Xi Jinping's 'Four Comprehensives' show the depth of his leadership
Robert Lawrence Kuhn examines the 'Four Comprehensives' - a summary of the president's 'new kind of theory' that underscores the complexity of realising the Chinese Dream
With President Xi Jinping's state visit to Washington coming when most China watchers see the country as more autocratic domestically and more aggressive internationally, I've been in Beijing examining Xi's philosophy of governance and his new political theory, the "Four Comprehensives". The context is Xi's vision for "the great rejuvenation of the Chinese nation" - which he calls the Chinese Dream. The target year for its initial realisation is 2020, by when China is supposed to become "a moderately prosperous society".
With the Four Comprehensives, Xi is highlighting what he believes are the four most important policies to make the dream a reality: comprehensively build a moderately prosperous society; comprehensively deepen reform; comprehensively govern the nation according to law; and comprehensively strictly govern the Communist Party.
What is Xi's purpose for unifying the Four Comprehensives now? As I see it, they emerge for two pragmatic purposes: a sober summary of experiences and appraisal of current conditions, and a call to action. As only five years remain until 2020, the Four Comprehensives highlight the complexity of what it will take to achieve the Chinese Dream.
In economic terms, a "moderately prosperous society" has been defined as doubling the 2010 gross domestic product and per capita income. But Xi's vision goes beyond economics and embraces social, cultural and ecological indices.
A senior source said that the Four Comprehensives are a systematic approach to specific actions - not just a new theory, but "a new kind of theory". "The Four Comprehensives are a blueprint for urgent action," he said. "They relate to what is really happening now."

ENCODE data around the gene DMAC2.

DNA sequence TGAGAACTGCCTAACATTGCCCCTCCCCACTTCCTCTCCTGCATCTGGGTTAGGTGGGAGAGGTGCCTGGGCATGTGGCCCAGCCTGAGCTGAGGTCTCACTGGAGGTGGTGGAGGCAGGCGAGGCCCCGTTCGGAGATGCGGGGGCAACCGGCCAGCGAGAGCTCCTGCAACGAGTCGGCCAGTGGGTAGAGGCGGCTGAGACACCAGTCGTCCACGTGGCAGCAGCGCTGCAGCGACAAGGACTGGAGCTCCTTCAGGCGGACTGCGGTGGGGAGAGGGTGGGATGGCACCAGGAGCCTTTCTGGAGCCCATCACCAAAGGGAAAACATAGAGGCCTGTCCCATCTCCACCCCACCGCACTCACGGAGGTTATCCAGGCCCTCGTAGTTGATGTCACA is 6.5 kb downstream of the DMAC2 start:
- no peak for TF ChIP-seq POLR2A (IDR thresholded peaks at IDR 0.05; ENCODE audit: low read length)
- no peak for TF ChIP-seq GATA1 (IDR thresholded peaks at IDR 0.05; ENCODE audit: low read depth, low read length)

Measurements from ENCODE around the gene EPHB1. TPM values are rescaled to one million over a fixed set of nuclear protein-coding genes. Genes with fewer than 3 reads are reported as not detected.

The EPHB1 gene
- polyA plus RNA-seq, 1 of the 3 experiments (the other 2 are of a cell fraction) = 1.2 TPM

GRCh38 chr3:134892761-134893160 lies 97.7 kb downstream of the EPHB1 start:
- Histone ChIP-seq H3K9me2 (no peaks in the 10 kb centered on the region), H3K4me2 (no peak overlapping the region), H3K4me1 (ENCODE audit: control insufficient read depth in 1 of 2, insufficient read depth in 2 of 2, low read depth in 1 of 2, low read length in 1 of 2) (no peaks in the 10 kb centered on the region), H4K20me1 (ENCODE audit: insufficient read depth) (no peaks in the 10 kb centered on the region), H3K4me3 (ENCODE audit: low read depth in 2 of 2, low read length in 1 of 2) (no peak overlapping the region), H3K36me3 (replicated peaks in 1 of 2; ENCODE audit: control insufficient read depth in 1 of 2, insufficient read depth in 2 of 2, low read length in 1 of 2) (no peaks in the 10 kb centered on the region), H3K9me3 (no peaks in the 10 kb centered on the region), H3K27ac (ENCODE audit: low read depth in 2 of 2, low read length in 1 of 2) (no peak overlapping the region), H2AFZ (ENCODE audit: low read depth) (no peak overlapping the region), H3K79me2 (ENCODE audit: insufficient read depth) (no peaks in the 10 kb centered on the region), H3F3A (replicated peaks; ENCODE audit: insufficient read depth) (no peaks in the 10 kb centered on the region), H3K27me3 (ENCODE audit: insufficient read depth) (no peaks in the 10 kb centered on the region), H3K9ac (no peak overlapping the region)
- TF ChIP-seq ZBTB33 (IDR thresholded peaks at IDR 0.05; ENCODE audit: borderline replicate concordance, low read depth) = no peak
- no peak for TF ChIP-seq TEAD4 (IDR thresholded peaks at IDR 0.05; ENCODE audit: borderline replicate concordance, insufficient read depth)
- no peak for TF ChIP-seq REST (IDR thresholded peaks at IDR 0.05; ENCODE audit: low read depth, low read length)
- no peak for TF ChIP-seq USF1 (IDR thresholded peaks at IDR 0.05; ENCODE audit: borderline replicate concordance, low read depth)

How does "comprehensively" enrich the long-standing goal of a "moderately prosperous society"? With about 82 million people still living in poverty, China must radically reduce imbalances between urban-rural and coastal-inland areas.
As for 300 million migrant workers - second-class citizens in the cities that they themselves built without access to equal health care, education and retirement benefits - Xi stressed that hukou (residency registration) reform should be sped up so that migrants "can live in equality in urban areas".
Urban areas also demand comprehensive development. Take the regional plan to integrate Beijing, Tianjin and Hebei province - optimising population growth, traffic management, environmental protection, energy security and industrial upgrades.
The reason that deepening reform, the second comprehensive, is so critical is that reform is now entering "deep waters", where it is no longer possible to advance "stone by stone".
Although the rule of law, the third comprehensive, has long been a central objective in name, it has not worked that way in fact. Xi recognises that without the rule of law in real practice, there can be neither harmony nor stability. Of the many legal reforms in the 4th plenary of the party's 18th Central Committee in October, making the judicial system independent of local government and protected from undue influence was perhaps the most significant.
The fourth comprehensive, "strict discipline in the party", is Xi's hallmark - the goal of both the anti-corruption campaign and quashing the extravagances of officials. They aim to create three attitudes towards corruption: "Don't want. Don't do. Don't dare."
In effecting these policies, China's leaders have multiple objectives. Reducing government power by increasing market power will accelerate reform and reduce corruption. And the anti-corruption campaign purifies the party and breaks up interest groups that resist reform.
To achieve any of the Four Comprehensives is challenging - and all of them more so. But here we are witnessing the crystallisation, augmentation and maturation of Xi's political thinking on governance - and still we may not have its final form.
Robert Lawrence Kuhn is an international corporate strategist and political and economics commentator